Worship Sunday at 10:30

Bethany Evangelical
Lutheran Church

Ishpeming, Michigan † Est. 1870

  Northern Great Lakes SynodEvangelical Lutheran Church in AmericaBethany on Facebook  

          It’s still Advent; there’s one more candle to light on the Advent wreath and that will happen here shortly; but change is immanent.  The waiting of Advent is almost over and we are poised to begin the celebration and contemplation of Christ’s birth.  This morning, on this Fourth Sunday of Advent, we begin that transition as we stray from the normal structure of the Sunday liturgy and instead use the format of nine lessons and carols. 

          The lessons aren’t very Christmas-y to start with; the first lesson is about the sin of Adam and Eve.  But subsequent lessons tell of the promises of God, the faithfulness of God despite the sin of humanity.  It leads to prophecies concerning a Messiah and finally gets us to the Christmas story, lessons about Mary and Joseph, angels and shepherds, wise men and of course the baby Jesus.

          Interspersed with the lessons are carols; some sung by the choir, some which you all join in on.  Since forever, one of the most effective ways of telling the story of Christmas has been through music.  From elaborate oratorios to simple carols, the lessons and theology and message of the season have been set to music so we all have our favorites, those pieces of music that help to make the season what it is.

          Music tells the story but there’s more to it than that.  Music also has the ability to touch the non-rational part of our brain. It moves us in ways that can’t be explained logically.  I think you know what I mean as I would venture to say that many of you have some piece of music, a song, maybe a hymn that evokes certain emotions, images and memories as soon as you hear it.  It’s not rational, but it’s real.  At its best, sacred music, the music of the church has the ability to give you a powerful sense of God’s presence and in many ways the essence of worship is exactly that; to stand in the presence of God.

          And maybe, just maybe, with music we defeat the work of the devil.  In front of me is the icon of the Nativity.  Icons are used extensively in Eastern Christianity, much less so in the tradition of Western Christianity of which we as Lutherans are a part, but besides being quite beautiful, (again appealing to the non-rational part of our brain,) there is also deep theological meaning in what is portrayed in icons.  The icon of the nativity includes much of what is familiar to us although it’s depicted somewhat differently from what we’re used to;  Mary is central along with the baby Jesus lying in the manger with animals nearby; there are angels and shepherds and wise men and a star.  And Joseph is there too, but he’s not part of the central group; he’s down in the corner, away from Mary and Jesus.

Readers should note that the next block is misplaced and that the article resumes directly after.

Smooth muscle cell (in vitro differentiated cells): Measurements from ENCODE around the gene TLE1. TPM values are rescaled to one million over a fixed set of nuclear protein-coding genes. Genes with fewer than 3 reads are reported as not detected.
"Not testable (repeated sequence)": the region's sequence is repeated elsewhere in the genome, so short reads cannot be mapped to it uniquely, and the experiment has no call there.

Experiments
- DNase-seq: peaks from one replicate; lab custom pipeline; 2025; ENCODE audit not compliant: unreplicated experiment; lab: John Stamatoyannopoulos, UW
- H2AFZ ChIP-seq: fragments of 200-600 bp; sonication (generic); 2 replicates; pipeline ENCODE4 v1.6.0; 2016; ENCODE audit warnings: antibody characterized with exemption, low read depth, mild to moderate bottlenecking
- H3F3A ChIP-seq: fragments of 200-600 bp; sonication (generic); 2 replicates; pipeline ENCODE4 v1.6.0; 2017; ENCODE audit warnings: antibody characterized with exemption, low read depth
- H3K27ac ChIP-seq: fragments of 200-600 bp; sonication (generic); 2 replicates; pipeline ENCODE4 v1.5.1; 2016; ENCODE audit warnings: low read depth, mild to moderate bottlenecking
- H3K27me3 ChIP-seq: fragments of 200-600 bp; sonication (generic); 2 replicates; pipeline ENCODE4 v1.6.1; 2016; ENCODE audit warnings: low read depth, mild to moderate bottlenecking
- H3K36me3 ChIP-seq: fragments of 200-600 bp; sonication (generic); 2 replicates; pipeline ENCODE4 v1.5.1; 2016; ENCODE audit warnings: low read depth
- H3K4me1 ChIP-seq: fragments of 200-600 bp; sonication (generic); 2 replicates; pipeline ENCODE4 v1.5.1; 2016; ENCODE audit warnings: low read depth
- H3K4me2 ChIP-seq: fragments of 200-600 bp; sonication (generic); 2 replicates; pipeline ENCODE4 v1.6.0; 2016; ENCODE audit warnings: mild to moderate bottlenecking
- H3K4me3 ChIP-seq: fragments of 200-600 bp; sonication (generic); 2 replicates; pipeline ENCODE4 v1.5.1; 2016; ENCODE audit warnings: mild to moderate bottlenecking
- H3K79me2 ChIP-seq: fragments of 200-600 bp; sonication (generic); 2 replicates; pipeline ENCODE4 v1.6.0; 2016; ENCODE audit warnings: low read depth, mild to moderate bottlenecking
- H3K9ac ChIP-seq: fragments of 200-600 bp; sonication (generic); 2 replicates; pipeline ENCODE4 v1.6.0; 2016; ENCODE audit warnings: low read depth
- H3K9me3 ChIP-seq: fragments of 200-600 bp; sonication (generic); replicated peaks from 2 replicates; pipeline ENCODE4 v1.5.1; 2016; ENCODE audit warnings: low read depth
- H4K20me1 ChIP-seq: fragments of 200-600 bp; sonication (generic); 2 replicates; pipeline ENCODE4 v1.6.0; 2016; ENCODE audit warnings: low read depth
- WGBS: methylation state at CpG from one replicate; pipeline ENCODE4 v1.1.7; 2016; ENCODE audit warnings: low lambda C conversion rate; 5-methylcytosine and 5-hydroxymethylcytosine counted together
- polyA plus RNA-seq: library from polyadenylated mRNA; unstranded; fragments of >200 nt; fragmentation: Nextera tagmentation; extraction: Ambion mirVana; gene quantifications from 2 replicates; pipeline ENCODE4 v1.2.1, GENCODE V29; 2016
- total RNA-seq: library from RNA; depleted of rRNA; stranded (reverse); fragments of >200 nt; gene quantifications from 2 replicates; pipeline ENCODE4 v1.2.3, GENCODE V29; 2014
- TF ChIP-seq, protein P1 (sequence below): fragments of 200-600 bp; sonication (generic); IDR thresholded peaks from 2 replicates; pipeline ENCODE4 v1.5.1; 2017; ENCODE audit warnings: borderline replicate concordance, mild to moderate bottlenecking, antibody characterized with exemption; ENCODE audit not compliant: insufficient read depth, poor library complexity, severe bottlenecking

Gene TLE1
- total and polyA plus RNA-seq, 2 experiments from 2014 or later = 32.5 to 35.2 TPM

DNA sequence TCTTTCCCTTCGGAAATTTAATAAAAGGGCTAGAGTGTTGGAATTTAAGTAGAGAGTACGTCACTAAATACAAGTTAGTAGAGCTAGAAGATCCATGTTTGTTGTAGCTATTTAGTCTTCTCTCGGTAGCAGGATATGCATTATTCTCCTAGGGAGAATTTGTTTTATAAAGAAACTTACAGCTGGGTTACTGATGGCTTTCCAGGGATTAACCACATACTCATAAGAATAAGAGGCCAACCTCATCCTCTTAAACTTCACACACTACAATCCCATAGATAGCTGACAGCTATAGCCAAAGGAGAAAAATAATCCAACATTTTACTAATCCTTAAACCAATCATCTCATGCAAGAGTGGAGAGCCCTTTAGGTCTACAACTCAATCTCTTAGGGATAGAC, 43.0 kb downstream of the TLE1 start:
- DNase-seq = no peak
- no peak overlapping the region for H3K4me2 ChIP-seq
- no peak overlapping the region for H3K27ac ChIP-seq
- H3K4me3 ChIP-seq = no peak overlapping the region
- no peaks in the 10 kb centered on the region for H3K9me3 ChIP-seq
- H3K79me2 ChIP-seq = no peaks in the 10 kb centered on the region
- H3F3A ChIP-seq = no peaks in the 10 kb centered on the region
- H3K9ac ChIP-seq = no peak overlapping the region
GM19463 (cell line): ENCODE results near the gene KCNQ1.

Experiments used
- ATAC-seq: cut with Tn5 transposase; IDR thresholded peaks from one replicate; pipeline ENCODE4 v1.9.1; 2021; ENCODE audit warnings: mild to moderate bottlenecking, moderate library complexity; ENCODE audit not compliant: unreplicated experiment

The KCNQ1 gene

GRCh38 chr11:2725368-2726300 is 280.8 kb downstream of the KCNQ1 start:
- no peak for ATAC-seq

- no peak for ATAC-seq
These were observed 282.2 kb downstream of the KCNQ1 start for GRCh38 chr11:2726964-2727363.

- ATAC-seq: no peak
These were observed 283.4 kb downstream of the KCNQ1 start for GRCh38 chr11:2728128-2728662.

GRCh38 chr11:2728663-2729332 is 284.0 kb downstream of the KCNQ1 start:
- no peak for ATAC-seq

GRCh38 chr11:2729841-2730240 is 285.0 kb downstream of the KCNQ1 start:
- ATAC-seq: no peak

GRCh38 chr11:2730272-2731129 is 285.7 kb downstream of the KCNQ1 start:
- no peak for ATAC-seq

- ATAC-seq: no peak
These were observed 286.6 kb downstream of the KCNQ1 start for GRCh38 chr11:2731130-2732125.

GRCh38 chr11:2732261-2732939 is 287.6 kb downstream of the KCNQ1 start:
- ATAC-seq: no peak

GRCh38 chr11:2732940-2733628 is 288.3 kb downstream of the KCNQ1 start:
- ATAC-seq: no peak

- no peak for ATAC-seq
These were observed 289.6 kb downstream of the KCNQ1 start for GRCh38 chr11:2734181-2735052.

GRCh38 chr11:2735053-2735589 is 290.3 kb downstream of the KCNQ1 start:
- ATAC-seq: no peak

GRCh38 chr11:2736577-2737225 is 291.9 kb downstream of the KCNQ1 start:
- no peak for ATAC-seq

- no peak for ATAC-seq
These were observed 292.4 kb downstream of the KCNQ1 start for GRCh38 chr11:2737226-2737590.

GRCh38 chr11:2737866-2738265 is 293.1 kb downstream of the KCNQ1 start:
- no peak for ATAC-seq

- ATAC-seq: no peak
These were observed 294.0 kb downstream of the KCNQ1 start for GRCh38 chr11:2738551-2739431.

One of the lessons that will be read this morning is the birth of Jesus as told by Matthew.  It’s actually the gospel text appointed for this Fourth Sunday of Advent.  Unlike the Luke 2 account that is read on Christmas Eve, Matthew features Joseph more prominently with the angel reassuring him about what is happening with Mary, and Joseph, despite his doubts, being obedient, doing what the angel of the Lord commanded him.

          What the icon shows though, is Joseph being spoken to not by an angel but by an old shepherd, who is really the devil in disguise.  In the icon, the angel doesn’t have the last word for Joseph, the devil does, tempting the rational part of Joseph’s brain with the impossibility of what has been told to him.  In this way, Joseph becomes the ancestor of all of us, being the first one to say, “Wait a minute, a virgin birth?  That’s not possible.  God become human?  That’s not possible.”

          According to all that is reasonable, it’s not possible and the devil is pleased when those questions haunt us.  But it is perhaps through music more than words that we dispel the questions and find religious beauty and truth that transcends reason.  We get lost in the music and know that it is all real and true.  It’s not to discount reason or the questions that we ask as our ability to think and reason is a gift of God.  But what music can tell us is that reason may not be the highest of our faculties and might sometimes even inhibit our ability to see and know what is true.

          So…hear the lessons, get lost in the music, and begin to celebrate the truth of God’s Incarnation among us.

Bethany Lutheran Church
715 Mather Avenue
Ishpeming, MI 49849

Phone: 906-486-4351
Fax: 906-486-9640

Rev. Warren Geier, Pastor

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one such child in my name
welcomes me, and whoever
welcomes me welcomes
not me
but the
one who
sent me.”


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